Now we are able to profile the signs of heritage according to the above listed terms.
“Tradition”, as its name suggests: is a typical pre-figurative term. The participants in a community live following the accepted patterns. If we collect the folklore, and invent it into tourism and education – it is the case for “co-figurative” system. “Co-figuration” is in the correct sense of the word is of actual use: we learn in schools the children lore, folk songs and folk dances – and perform it as strengthening of the existing values. “Post-figurative” tendency is expressed in every kind of “safeguarding” and “protecting” of the cultural heritage.
Returning to the signs, we may draw the difference between “past-sign”, “present-sign” and “future-sign”. The first group is “pre-figurative”, the second is “co-figurative”, and the third is “post-figurative”. In describing the signs we may use them safely.
I should add two more remarks.
If we want to use the semiotic terms in describing the items of intangible cultural heritage, at first we are tempted to use the tripartite division of the signs: icon, index, symbol. I think it does not give more insight, but that classification can be used with results.
On the other hand the describing of the semiosis can be done by using the Peircian terms: firstness, secondness and thirdness. As it is well known, the three terms reflect the development phases of semiosis. An original item of the traditional culture can be labelled by firstness, as long, as it exists within its boundaries. When we single out an item, e.g. tea glass, teas saucer, teaspoon as a sign of Turkish traditional culture, their semiosis may be described by the term secondness. And, finally various items of intangible heritage might symbolize a given culture as such. Goulash soup or gypsy music may be used as representamen of Hungarian folk culture, as a “final” sign of it. It is a case of renvoi (feedback), or in Peircian term of the thirdness. The reason, why I am much in favour of using the three Peircian terms in study of cultural heritage is the fact; they speak about the role of “interpretant” of the signs. Safeguarding is a phenomenon of thirdness, to single out the items is secondness, and their traditional existence is firstness. This system was elaborated for understanding the role of the “interpreter”, who, by virtue of step-by-step semiosis finally “feeds back” something as sign to its original birthplace. Immediate interpretant just is observing and naming something as a sign. The dynamic interpretant brings it into performance, where the sign is always active and actively responds to the circumstances. And the final interpretant (after the naming and performing the sign) accepts it as sign just in summing up it. If we remember, how “Cultural heritage” as a term and as a program was developed in UNESCO programs: it is the same process. We fight the bulls, as a way to control them (firstness, immediate interpretant), then we elaborate it as ritual and entertainment, in one word as the tradition (secondness, dynamic interpretant), finally we declare it as an “intangible cultural heritage”, as a part of the value system: fostering, neglecting or prohibiting it, like in our days the “bull-fighting” in Spain and elsewhere.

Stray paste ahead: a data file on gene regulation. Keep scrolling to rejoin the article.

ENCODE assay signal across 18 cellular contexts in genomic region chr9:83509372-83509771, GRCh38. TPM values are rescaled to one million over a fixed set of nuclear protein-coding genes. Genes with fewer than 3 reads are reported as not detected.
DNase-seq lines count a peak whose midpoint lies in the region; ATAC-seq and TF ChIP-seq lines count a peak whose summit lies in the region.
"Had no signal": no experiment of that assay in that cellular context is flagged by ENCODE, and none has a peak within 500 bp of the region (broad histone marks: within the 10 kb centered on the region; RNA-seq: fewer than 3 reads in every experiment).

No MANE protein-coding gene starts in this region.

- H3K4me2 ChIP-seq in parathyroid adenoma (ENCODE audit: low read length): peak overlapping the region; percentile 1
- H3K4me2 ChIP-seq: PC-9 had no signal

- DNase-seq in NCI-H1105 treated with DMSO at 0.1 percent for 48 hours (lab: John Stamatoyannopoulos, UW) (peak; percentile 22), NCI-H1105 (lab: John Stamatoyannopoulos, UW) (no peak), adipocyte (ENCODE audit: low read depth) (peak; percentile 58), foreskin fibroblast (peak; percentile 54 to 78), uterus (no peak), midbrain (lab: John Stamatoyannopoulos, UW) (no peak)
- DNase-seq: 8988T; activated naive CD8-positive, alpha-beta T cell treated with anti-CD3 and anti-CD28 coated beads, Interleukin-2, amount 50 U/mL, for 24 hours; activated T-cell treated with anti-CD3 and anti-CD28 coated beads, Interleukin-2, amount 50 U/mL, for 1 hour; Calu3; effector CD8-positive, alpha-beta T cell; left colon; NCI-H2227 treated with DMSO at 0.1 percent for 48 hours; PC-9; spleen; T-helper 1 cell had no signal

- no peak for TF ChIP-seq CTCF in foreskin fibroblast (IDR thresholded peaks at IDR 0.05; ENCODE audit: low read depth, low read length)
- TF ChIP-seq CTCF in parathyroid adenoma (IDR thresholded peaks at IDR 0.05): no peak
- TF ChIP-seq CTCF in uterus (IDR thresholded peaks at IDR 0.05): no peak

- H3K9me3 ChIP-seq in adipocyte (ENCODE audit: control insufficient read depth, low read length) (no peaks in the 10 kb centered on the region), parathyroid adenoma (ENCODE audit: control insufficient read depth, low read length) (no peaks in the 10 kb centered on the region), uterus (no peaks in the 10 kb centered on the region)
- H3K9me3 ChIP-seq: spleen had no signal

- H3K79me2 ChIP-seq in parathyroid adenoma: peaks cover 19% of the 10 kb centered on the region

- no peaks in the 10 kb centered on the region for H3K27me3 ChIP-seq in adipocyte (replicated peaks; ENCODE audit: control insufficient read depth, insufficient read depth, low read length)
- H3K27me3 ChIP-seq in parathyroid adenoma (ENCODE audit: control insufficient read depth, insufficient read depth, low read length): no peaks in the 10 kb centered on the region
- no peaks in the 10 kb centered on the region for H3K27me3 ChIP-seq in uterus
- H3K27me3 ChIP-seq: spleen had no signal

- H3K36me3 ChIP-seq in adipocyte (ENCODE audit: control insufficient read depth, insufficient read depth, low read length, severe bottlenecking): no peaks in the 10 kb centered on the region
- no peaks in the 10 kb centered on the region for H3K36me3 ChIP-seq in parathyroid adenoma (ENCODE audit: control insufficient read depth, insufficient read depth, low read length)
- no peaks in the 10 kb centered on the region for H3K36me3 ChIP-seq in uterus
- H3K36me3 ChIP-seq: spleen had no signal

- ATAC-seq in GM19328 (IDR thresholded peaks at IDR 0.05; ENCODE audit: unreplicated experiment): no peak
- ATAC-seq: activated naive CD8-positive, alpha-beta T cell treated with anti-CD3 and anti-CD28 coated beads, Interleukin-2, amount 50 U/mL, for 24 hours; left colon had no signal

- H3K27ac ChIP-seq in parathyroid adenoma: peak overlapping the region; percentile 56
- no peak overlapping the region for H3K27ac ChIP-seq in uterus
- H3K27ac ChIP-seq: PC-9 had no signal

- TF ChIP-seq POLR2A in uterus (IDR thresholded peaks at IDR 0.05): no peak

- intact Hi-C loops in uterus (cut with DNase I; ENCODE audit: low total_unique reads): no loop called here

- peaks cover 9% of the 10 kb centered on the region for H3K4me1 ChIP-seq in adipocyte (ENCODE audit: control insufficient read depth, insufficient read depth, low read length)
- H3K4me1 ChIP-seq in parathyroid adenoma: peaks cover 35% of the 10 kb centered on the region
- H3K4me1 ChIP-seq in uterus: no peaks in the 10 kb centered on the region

6 In the motto the view of the Arabic poet was quoted: external senses are replaced by internal senses. It is an important observation also as regards the signs. The more interesting is his other assumption: any sense can be replaced by any other sense from the exterior to the interior. It explains why ethnic food of traditional jewellery can be used as symbol of the cultural heritage: staying some unrelated entities as symbol for the other.
It was not my aim to draw a matrix around cultural heritage, but the aforementioned terms can be grouped into some phenomenology:
tradition actual existence heritage
pre-figurative co-figurative post-figurative
firstness secondness thirdness
(to accept as sign) (to single out as sign) (to feed-back as sign, renvoi)
immediate inter dynamic interpreter final interpreter